Things were clicking for Andrew Wiggins in Brooklyn. Though he’d normally been quiet until the second half, Wiggins opened the game aggressively, pouring in 9 points before halftime. The third quarter, usually Wiggins’ element, was still there for him even after his strong early play. He took it to the basket, nailed a jumper, and put one in from long range. For the first time in his short NBA career, Andrew Wiggins was in the zone.
Then, driving to the basket, he was fouled hard by Jarret Jack. It was a dangerous play—though it wasn’t ruled a flagrant, it easily could have been. Wiggins hit the floor hard, and got up quick. At this point, most NBA players would be pretty fired up. Many would get in Jack’s face, or do some push-ups, or just generally act fired up. But Wiggins stayed placid. You would’ve thought it was just any old shooting foul. He didn’t react. When he came out of the game later in the third–with a career high 17 points–his face was a mask.
So what gives?
Much has been made of Wiggins’ psyche by analysts. They say he lacks the “killer instinct”, that his play is too passive to succeed. He’s not made of the same stuff as Kobe or Jordan. He simply lacks something that can’t be taught.
But this story is too simple. For one, the college game was never going to show off his true talents—these same criticisms were lobbed at Kevin Durant when he played his lone collegiate season at Texas. And Bill Self’s offense at Kansas may not have been the best fit for Wiggins (or indeed for any one-and-done NBA prospect).
But, to my eye, Andrew Wiggins stands out as a unique case of tantalizing ability. He has a problem both profound and fixable, something rarely talked about in regard to professional athletes.
In a league of extroverts and attention-hungry stars, Wiggins is a shy kid who suffers from performance anxiety.
That’s not a term that gets tossed out a lot around the NBA. If anything, you might hear talk about “nerves” for a rookie in his first couple games, or a young player in his first big playoff series. But these issues usually get brushed off as temporary problems, things to be powered past or dealt with by playing a few more games. The truth is, it can be a much bigger deal than pundits seem to realize.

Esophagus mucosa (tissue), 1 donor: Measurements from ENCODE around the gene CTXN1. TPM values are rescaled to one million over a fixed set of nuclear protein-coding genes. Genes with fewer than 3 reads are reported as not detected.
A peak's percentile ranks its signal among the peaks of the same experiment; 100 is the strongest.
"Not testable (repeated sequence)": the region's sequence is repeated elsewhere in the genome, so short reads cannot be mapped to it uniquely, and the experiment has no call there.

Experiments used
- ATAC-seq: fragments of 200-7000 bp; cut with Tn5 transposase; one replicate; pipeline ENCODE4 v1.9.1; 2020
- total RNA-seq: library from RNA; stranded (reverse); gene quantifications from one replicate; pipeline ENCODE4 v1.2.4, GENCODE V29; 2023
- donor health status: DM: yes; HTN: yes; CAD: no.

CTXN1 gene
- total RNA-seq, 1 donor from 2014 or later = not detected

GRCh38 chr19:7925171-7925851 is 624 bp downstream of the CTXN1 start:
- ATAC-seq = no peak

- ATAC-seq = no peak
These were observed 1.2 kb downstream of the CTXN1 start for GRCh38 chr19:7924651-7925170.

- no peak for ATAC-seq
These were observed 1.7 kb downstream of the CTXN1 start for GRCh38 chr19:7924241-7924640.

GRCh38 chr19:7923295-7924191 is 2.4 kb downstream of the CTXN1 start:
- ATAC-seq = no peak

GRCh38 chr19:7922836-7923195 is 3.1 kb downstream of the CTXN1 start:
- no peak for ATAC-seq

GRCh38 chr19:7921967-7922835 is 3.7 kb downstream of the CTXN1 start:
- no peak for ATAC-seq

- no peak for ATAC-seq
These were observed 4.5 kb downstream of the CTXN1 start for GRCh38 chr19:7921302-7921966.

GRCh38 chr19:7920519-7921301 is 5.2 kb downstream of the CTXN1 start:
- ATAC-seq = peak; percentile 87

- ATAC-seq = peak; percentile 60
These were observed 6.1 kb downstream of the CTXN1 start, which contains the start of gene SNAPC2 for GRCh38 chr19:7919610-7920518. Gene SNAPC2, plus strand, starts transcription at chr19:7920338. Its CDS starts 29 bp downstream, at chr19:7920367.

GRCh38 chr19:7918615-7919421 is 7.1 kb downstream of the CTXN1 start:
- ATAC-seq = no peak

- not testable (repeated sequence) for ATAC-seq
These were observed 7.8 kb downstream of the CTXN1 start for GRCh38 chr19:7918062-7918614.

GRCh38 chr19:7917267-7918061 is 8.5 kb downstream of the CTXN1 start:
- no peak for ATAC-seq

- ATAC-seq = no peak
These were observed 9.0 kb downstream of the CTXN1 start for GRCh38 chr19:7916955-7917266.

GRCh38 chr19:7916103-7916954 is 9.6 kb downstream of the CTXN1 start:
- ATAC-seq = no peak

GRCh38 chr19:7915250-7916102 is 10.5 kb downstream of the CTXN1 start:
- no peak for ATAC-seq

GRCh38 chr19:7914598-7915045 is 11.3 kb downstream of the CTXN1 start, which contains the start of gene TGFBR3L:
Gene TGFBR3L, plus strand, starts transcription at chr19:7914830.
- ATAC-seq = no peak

As someone with experience in a high-stress, highly competitive environment (classical music auditions, which often host dozens of candidates and require near-perfect performances), I can vouch that performance anxiety is a big deal. Everyone in that type of setting has dealt with it at some point. Some people eventually learn how to successfully channel it; others never do. In the field of classical music, people turn to medication: Beta blockers, which help negate the effects of adrenaline, are essentially ubiquitous.
Musicians and athletes aren’t the same, but the point is that nerves can be a bigger deal for those dealing with high-stress situations that you might think. It does happen in basketball—Bill Russell threw up before almost every game he played. It wasn’t from bad food. And Dwight Howard’s struggles at the free throw line? There’s a reason he hits them so much more easily in the gym, and it’s not just game fatigue. For Dwight, repeated negative experiences on the court with free throws have impacted him negatively–and the “Hack-a-Dwight” strategy only served to increase the pressure he put on himself.
Though we can’t get inside Andrew Wiggins’ head, he is a model case for someone who suffers from nerves. He’s clearly a shy kid; he’s not at all someone who seeks out the spotlight, and though he doesn’t seem uncomfortable with attention, he doesn’t thrive on it either. As Dwight’s struggles show, nerves can hit even the most gregarious player, but a guy like Wiggins is a prime suspect. You won’t necessarily see him shaking on the court, but there are undeniably some stretches where Wiggins isn’t going at it with the puissance his athletic gifts grant him.
Maybe Wiggins really does have a problem with aggressiveness, and the nerves are just an excuse. But it’s easy to mistake nerves for being uninterested. Even Flip Saunders has gotten on Wiggins about it. “Everyone knows when he was at Kansas, people thought that he floated at times,” Saunders said. “So our assistants on the bench, if we see him floating, we are going to take him out.” Wiggins has come through in key moments on defense. Maybe he gives so much effort on defense that he drags on offense. Maybe he simply feels more comfortable on defense and feels more nerves taking shots. It’s impossible to know with certainty, but it is quite interesting to hear Flip’s take it on it, and one wonders how open Flip is actually being about Wiggins’ mental state.
The good news for Wiggins fans is that nerves are something that can absolutely be dealt with. They do improve with exposure (more games played), and there are any number of ways a person can start to get them under control. As Bill Russell’s story demonstrates, the key is not necessarily to eliminate nervousness, but to channel it into something great. Along these lines, many great competitors speak of being driven by a fear of failure, or of losing. In the end, it’s not about fearlessness, but about owning the fear.
But conquering anxiety and nerves will require attention and self-confrontation. And since nervousness is at best overlooked and at worst stigmatized in basketball, it may be hard for Wiggins to deal with head on. But he has all the tools to succeed. Like Dwayne Wade reportedly said to him, all he’s got to do is “Go hard if you want to be great.” Sometimes, looking inside oneself can be an even harder task than simply playing the game.